A discourse of Swami Vivekananda on Mahabharata :
(Delivered at the Shakespeare Club, Pasadena, California, February 1, 1900)
The central figure of the Gita is Krishna. As you worship Jesus of Nazareth as God come down as man so the Hindus worship many Incarnations of God. They believe in not one or two only, but in many, who have come down from time to time, according to the needs of the world, for the preservation of Dharma and destruction of wickedness. Each sect has one, and Krishna is one of them. Krishna, perhaps, has a larger number of followers in India than any other Incarnation of God. His followers hold that he was the most perfect of those Incarnations. Why? "Because," they say, "look at Buddha and other Incarnations: they were only monks, and they had no sympathy for married people. How could they have? But look at Krishna: he was great as a son, as a king, as a father, and all through his life he practiced the marvellous teachings which he preached." "He who in the midst of the greatest activity finds the sweetest peace, and in the midst of the greatest calmness is most active, he has known the secret of life." Krishna shows the way how to do this — by being non-attached: do everything but do not get identified with anything. You are the soul, the pure, the free, all the time; you are the Witness. Our misery comes, not from work, but by our getting attached to something. Take for instance, money: money is a great thing to have, earn it, says Krishna; struggle hard to get money, but don't get attached to it. So with children, with wife, husband, relatives, fame, everything; you have no need to shun them, only don't get attached. There is only one attachment and that belongs to the Lord, and to none other. Work for them, love them, do good to them, sacrifice a hundred lives, if need be, for them, but never be attached. His own life was the exact exemplification of that.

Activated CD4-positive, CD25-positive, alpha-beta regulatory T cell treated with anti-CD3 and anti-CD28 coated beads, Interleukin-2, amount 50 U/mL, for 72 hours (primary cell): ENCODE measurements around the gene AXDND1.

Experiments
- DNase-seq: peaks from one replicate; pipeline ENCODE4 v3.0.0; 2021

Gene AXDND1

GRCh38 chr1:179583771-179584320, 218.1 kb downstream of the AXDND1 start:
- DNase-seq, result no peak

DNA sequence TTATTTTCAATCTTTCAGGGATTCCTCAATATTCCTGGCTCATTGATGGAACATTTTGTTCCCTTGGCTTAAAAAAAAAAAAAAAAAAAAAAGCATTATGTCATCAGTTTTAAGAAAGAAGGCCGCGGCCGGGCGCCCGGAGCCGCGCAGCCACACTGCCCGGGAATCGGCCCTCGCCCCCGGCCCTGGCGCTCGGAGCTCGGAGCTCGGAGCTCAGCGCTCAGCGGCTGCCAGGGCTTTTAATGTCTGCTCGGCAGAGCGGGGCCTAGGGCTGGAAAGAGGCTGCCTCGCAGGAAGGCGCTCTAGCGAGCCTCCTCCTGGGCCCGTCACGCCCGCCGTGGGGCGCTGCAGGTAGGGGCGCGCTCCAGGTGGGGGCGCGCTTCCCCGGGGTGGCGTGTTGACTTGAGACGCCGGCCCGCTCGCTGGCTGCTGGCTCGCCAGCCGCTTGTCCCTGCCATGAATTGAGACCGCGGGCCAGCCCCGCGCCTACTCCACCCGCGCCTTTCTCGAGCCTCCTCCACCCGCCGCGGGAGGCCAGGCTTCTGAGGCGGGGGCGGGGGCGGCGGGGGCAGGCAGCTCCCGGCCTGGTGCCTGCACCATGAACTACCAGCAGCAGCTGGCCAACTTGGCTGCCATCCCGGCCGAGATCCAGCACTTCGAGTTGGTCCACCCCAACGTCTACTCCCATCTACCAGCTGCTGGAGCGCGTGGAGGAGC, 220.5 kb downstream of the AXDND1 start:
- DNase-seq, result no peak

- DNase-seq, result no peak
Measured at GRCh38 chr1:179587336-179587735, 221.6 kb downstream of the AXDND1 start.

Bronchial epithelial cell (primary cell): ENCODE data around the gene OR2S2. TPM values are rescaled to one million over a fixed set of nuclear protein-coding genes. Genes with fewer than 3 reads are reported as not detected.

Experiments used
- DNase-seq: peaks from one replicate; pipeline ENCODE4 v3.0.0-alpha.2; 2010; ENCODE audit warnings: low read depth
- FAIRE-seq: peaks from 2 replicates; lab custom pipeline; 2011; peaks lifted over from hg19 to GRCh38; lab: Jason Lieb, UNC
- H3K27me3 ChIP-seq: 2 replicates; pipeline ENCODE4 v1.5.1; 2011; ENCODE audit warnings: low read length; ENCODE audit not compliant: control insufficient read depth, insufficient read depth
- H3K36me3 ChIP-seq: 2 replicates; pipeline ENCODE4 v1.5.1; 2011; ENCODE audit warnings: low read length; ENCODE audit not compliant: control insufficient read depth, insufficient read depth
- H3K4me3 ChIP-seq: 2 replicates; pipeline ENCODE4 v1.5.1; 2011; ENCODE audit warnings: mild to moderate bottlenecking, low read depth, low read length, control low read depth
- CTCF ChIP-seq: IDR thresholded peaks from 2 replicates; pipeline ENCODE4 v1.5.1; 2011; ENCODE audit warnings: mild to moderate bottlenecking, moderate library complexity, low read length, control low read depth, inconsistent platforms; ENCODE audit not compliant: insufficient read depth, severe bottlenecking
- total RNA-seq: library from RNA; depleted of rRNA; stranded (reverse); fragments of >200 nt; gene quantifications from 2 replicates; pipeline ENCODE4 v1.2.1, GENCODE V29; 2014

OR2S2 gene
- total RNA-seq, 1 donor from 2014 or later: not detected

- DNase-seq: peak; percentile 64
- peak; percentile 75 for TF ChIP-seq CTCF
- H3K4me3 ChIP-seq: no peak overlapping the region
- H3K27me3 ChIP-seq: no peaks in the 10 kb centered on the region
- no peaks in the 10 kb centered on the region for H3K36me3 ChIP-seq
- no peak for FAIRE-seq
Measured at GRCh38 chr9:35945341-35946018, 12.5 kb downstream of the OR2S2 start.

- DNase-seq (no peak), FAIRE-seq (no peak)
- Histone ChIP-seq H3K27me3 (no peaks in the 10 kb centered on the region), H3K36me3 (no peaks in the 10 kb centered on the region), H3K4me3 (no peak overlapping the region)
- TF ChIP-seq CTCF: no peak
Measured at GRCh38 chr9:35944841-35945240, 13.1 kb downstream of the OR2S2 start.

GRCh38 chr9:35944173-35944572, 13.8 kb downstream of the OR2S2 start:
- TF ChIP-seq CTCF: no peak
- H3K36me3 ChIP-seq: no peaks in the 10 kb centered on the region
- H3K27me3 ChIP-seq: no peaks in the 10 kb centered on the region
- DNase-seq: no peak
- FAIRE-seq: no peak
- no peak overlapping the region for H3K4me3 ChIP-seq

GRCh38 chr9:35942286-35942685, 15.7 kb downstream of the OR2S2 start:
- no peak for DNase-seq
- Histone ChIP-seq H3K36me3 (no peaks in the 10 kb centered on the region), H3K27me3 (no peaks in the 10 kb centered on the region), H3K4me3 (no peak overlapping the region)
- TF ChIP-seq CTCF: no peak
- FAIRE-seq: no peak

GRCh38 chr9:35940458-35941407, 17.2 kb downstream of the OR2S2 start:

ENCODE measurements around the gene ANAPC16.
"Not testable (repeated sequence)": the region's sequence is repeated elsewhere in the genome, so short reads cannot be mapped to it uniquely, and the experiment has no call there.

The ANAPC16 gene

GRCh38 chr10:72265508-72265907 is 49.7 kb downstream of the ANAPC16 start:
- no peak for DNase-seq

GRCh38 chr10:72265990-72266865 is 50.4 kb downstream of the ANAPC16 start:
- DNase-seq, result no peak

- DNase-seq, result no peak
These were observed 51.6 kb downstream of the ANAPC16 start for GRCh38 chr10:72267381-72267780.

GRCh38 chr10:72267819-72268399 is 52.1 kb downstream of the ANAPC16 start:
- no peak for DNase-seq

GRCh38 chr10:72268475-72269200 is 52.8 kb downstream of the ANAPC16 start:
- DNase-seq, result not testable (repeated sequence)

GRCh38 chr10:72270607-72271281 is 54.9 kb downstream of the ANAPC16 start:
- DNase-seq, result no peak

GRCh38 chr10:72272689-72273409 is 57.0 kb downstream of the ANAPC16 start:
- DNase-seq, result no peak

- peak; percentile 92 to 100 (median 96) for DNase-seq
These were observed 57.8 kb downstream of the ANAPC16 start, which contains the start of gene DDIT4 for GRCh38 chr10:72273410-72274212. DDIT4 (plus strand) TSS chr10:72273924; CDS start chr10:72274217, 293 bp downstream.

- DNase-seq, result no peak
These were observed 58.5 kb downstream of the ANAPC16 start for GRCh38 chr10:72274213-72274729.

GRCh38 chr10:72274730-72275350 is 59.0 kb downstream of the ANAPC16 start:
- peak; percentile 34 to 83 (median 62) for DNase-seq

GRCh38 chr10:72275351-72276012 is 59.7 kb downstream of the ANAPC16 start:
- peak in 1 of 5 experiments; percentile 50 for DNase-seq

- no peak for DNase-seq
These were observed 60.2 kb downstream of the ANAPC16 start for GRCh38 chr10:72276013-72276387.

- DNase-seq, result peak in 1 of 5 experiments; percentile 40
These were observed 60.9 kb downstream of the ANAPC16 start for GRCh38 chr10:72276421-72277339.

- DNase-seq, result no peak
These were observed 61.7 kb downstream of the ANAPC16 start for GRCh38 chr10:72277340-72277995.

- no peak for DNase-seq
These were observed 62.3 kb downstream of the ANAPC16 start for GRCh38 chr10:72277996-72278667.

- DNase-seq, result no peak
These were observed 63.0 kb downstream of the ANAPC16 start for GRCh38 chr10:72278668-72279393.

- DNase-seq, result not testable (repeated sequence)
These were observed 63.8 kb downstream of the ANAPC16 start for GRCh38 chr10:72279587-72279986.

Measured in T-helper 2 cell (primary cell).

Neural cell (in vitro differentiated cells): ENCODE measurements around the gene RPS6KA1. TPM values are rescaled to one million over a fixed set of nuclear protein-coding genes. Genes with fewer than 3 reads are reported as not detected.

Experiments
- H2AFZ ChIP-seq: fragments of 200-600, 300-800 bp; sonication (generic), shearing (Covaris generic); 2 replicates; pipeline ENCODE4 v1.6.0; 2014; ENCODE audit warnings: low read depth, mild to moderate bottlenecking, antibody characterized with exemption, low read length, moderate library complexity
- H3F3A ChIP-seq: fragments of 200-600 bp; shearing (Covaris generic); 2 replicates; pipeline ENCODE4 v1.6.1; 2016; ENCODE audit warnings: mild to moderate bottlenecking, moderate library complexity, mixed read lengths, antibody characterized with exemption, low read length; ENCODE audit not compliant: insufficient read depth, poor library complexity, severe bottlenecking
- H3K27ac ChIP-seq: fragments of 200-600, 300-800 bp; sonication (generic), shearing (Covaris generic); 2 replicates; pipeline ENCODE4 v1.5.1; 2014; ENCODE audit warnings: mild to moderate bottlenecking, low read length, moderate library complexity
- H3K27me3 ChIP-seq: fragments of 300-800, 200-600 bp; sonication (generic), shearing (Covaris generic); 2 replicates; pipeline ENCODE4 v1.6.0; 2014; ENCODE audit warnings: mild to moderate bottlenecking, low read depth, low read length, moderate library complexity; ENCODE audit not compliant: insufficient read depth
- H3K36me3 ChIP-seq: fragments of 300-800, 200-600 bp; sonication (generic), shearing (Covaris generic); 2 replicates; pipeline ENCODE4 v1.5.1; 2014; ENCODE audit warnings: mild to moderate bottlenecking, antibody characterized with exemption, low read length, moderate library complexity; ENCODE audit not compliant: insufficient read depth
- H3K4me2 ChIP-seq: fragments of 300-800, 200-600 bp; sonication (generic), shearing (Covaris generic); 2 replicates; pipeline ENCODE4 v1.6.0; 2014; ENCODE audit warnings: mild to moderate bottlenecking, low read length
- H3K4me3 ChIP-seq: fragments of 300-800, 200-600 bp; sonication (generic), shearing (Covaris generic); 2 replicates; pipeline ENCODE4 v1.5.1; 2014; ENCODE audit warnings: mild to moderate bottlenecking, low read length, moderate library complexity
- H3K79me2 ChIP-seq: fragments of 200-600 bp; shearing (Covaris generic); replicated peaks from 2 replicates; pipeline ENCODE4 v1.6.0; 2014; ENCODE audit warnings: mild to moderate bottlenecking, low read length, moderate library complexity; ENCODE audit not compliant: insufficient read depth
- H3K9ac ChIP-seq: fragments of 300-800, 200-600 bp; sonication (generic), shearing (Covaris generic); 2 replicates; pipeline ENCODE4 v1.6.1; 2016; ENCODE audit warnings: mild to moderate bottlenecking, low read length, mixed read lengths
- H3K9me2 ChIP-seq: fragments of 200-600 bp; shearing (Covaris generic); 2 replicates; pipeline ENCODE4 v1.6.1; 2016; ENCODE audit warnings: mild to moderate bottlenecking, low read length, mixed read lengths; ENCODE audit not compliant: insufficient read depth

Remember that the book which delineates the life of Krishna is several thousand years old, and some parts of his life are very similar to those of Jesus of Nazareth. Krishna was of royal birth; there was a tyrant king, called Kamsa, and there was a prophecy that one would be born of such and such a family, who would be king. So Kamsa ordered all the male children to be massacred. The father and mother of Krishna were cast by King Kamsa into prison, where the child was born. A light suddenly shone in the prison and the child spoke saying, "I am the Light of the world, born for the good of the world." You find Krishna again symbolically represented with cows — "The Great Cowherd," as he is called. Sages affirmed that God Himself was born, and they went to pay him homage. In other parts of the story, the similarity between the two does not continue.
Shri Krishna conquered this tyrant Kamsa, but he never thought of accepting or occupying the throne himself. He had nothing to do with that. He had done his duty and there it ended.